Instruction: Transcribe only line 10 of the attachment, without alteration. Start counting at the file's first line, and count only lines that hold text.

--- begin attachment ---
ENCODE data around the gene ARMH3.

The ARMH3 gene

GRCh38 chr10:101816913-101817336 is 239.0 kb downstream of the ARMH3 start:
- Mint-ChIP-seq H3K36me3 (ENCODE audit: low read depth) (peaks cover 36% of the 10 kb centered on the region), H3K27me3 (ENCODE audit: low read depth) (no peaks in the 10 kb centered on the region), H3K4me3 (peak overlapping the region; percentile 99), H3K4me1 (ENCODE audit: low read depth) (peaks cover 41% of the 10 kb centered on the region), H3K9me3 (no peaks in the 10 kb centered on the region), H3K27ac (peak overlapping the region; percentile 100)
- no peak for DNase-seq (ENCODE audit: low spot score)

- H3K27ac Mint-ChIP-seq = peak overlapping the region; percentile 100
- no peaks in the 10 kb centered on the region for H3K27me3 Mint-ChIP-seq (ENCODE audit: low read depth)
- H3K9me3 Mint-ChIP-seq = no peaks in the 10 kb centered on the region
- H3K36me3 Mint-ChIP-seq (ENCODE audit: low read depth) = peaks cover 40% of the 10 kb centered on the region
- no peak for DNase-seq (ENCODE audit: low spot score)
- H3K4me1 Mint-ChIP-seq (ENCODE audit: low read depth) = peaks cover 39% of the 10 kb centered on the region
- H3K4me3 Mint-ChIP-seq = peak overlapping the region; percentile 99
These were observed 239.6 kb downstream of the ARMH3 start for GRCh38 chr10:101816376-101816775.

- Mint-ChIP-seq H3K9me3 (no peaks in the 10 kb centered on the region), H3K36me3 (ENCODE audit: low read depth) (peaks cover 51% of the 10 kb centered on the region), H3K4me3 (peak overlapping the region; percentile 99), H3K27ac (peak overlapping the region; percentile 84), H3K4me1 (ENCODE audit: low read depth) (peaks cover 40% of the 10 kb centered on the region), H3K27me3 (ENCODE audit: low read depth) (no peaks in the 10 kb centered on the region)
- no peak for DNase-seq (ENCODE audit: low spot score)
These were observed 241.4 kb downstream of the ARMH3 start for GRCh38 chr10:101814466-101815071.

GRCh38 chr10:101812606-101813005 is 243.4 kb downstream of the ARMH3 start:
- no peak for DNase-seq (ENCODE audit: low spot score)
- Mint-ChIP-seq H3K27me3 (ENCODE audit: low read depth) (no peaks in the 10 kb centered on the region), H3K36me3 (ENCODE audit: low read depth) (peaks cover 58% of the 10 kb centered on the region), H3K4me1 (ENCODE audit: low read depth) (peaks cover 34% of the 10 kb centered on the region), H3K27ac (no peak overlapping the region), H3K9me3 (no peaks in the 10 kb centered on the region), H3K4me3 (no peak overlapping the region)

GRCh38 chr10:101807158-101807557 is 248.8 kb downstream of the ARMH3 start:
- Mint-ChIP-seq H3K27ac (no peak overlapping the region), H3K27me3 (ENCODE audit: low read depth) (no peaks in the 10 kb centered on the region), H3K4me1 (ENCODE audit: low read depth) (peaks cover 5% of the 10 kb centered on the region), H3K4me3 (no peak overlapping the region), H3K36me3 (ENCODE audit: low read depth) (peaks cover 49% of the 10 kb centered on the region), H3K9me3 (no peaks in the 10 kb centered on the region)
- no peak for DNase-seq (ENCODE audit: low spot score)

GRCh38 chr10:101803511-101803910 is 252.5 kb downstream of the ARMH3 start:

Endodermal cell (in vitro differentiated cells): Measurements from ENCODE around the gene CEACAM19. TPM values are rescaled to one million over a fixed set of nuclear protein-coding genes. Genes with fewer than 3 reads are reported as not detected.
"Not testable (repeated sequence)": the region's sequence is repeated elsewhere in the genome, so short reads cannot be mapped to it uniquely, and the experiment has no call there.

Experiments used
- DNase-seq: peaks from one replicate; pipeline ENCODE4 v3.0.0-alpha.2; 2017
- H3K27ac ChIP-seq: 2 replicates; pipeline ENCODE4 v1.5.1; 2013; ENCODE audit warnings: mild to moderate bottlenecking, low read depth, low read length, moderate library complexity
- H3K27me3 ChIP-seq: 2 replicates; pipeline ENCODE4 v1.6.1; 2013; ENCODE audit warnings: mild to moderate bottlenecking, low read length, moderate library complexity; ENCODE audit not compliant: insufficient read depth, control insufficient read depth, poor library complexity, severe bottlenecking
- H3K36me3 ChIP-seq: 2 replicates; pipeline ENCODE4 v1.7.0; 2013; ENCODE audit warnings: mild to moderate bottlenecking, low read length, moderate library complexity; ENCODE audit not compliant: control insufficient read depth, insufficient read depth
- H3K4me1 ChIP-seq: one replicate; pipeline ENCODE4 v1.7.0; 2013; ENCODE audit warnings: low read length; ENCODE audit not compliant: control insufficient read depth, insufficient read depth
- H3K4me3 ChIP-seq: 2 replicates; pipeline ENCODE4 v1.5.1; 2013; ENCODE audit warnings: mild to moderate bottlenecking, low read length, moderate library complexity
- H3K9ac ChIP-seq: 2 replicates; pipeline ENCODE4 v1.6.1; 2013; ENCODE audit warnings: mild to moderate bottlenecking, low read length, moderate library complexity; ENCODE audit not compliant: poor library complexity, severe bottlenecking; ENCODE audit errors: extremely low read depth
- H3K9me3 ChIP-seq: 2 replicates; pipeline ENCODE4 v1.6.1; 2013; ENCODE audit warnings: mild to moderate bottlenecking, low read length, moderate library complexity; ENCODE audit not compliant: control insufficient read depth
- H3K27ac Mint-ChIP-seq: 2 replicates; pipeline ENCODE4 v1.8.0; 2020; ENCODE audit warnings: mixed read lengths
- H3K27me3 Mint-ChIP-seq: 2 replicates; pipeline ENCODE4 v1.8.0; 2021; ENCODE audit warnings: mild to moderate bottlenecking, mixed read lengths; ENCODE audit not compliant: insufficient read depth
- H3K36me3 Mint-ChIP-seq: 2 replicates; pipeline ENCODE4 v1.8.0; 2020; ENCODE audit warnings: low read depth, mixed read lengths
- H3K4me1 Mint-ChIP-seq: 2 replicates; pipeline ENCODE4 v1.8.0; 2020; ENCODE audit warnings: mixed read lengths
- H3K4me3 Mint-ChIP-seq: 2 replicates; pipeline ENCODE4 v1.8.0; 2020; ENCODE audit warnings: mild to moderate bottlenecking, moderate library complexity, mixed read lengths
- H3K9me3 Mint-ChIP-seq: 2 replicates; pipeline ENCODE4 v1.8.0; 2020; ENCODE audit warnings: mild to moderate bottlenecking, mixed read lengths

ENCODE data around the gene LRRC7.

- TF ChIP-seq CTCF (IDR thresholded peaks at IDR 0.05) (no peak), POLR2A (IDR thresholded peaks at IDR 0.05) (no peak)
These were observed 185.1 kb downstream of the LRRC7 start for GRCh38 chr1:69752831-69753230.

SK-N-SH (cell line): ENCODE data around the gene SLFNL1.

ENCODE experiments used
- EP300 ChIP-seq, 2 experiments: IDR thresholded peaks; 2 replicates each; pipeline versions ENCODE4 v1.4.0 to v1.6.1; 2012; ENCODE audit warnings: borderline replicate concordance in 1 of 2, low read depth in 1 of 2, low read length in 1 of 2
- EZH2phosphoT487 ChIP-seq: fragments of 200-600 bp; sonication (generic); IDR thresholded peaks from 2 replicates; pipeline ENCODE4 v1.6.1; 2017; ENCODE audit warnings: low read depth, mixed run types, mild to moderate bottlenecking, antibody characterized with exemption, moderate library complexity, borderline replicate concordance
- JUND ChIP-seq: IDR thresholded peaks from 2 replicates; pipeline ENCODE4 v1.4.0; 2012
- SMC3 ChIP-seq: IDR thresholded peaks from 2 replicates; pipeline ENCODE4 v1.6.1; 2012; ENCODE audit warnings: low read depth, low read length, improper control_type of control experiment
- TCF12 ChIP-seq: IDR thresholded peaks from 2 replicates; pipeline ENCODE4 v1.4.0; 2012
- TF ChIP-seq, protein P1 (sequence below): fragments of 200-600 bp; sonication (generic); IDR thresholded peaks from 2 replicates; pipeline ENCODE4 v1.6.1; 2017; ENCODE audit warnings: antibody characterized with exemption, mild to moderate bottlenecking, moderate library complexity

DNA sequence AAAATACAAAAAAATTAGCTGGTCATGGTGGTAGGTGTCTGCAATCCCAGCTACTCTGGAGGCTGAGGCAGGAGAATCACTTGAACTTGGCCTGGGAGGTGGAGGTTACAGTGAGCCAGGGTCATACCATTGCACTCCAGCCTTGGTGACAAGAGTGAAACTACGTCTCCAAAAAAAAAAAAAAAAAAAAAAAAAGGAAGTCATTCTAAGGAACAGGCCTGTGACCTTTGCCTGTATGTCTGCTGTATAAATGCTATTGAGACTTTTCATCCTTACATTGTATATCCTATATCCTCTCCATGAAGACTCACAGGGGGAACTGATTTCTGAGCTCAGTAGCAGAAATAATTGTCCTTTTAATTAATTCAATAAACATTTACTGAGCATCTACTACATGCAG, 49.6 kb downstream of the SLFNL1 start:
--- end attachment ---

- no peak for DNase-seq (ENCODE audit: low spot score)